Cloud computing increasingly attractive to universities, says JISC
There is a “compelling case for using the cloud for research”, JISC’s innovation director for digital infrastructure argued last week.
Speaking at an ‘inside government’ forum on cloud in the public sector, Rachel Bruce said: “It’s clear that universities need the right infrastructure for the right job, and hybrid infrastructure with local and public provision is required. But investment in the cloud is often driven by cost – so cloud computing is a particularly attractive option for smaller institutions who can’t afford to replace their physical hardware to do the same job.”
Rachel highlighted some of the reasons that universities are increasingly looking to use the cloud for their research services.
Cloud is attractive because it can help universities and similar organisations:
1. Reduce environmental and financial costs – where functions are only needed for short periods, for example
2. Share the load – when a university is working with a partner organisation so that neither organisation need develop or maintain a physical infrastructure
3. Be flexible and pay as you go – researchers may need to use specialized web-based software that cannot be supported by in-house facilities or policies
4. Access data centres, web applications and services from any location
5. Make experiments more repeatable – write-ups of science experiments performed in the cloud can contain reference to cloud applications like a virtual machine, making the experiment easier to replicate
JISC committee member and Pro Vice Chancellor of Roehampton University, Chris Cobb, also addressed an Eduserv symposium last week on shared services.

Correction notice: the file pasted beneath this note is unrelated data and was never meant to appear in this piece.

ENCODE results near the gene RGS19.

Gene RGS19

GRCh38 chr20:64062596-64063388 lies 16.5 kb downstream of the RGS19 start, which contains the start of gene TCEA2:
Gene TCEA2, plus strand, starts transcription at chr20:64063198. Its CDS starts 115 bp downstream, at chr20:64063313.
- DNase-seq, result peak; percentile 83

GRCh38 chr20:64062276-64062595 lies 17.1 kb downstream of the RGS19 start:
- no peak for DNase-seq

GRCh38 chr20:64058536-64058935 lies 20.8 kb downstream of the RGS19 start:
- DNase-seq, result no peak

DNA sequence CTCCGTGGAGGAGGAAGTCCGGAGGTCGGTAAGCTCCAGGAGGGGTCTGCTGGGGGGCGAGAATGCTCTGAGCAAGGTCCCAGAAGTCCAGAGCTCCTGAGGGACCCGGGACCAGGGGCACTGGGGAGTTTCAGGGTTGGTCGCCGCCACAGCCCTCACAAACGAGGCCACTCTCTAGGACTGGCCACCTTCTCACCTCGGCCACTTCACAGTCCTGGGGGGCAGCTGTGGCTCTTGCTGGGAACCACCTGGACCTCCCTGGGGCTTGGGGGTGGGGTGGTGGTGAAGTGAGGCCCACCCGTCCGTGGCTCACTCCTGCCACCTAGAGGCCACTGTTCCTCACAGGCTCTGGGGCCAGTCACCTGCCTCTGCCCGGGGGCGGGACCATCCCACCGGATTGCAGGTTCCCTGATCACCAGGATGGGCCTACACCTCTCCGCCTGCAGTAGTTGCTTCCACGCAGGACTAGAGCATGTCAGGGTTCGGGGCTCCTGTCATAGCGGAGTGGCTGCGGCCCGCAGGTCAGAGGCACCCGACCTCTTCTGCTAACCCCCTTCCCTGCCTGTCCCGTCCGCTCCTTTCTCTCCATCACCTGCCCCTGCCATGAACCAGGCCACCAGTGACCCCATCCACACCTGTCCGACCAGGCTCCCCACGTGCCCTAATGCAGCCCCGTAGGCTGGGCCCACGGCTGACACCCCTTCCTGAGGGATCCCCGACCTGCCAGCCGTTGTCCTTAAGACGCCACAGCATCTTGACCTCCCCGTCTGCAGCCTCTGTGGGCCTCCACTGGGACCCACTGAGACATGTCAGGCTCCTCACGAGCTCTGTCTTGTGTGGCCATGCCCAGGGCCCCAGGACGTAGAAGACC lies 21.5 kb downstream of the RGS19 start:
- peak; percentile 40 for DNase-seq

He said: “With the universal drive for efficiencies, shared services has become even more topical. The key though is to examine opportunities at a process level and not as whole systems or organisational units. JISC is undertaking valuable work in supporting institutions in improved understanding of their processes and the relationship of processes to systems and physical infrastructure.
“Through this, institutions are better placed to take advantage of services orientated architecture, ‘software as a service’ and cloud based technologies to increase resilience and reduce costs. With cultural barriers to shared services now dissipating, the time is right to consider shared services more strategically and not just opportunistically as has been the case so far.”
JISC is currently working to help organisations better understand the costs of a cloud infrastructure and help them make decisions about how the cloud might fit their business models.
This includes delivering part of the Universities Modernisation Fund, a £12.5 million HEFCE fund that aims to help universities and colleges deliver better efficiency and value for money through shared services.
JISC is, for example, contributing funding to eleven pilot projects with the Engineering and Physical Sciences research council (EPSRC) to explore and develop new cloud computing technologies for research.
Find out how the pilots are going <http://cloudresearch.jiscinvolve.org/wp/about/>
JISC is also helping over 40 UK universities and colleges navigate through the steps needed to improve their IT service delivery for students and staff including evaluating the possibilities for cloud computing.
Read JISC’s tagged articles on cloud computing using the Delicious social bookmarking service <http://www.delicious.com/tag/cloudcomputing+jiscfsd>
Read what Publictechnology.net said about Rachel Bruce’s talk <http://www.publictechnology.net/sector/education/jisc-director-outlines-he-s-cloud-considerations>